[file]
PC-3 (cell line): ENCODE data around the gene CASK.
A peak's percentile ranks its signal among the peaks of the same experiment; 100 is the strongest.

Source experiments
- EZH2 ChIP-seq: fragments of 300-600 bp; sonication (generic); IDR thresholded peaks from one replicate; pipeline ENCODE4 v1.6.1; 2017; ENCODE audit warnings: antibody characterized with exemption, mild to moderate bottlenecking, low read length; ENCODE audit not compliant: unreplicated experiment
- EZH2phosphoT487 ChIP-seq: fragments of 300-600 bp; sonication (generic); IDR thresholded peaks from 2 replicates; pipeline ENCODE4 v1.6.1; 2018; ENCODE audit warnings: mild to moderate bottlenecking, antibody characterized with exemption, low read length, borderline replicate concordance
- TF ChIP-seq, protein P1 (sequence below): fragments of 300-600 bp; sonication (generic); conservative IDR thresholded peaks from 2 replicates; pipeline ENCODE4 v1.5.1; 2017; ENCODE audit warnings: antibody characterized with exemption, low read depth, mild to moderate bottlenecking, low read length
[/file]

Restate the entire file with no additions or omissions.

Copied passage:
PC-3 (cell line): ENCODE data around the gene CASK.
A peak's percentile ranks its signal among the peaks of the same experiment; 100 is the strongest.

Source experiments
- EZH2 ChIP-seq: fragments of 300-600 bp; sonication (generic); IDR thresholded peaks from one replicate; pipeline ENCODE4 v1.6.1; 2017; ENCODE audit warnings: antibody characterized with exemption, mild to moderate bottlenecking, low read length; ENCODE audit not compliant: unreplicated experiment
- EZH2phosphoT487 ChIP-seq: fragments of 300-600 bp; sonication (generic); IDR thresholded peaks from 2 replicates; pipeline ENCODE4 v1.6.1; 2018; ENCODE audit warnings: mild to moderate bottlenecking, antibody characterized with exemption, low read length, borderline replicate concordance
- TF ChIP-seq, protein P1 (sequence below): fragments of 300-600 bp; sonication (generic); conservative IDR thresholded peaks from 2 replicates; pipeline ENCODE4 v1.5.1; 2017; ENCODE audit warnings: antibody characterized with exemption, low read depth, mild to moderate bottlenecking, low read length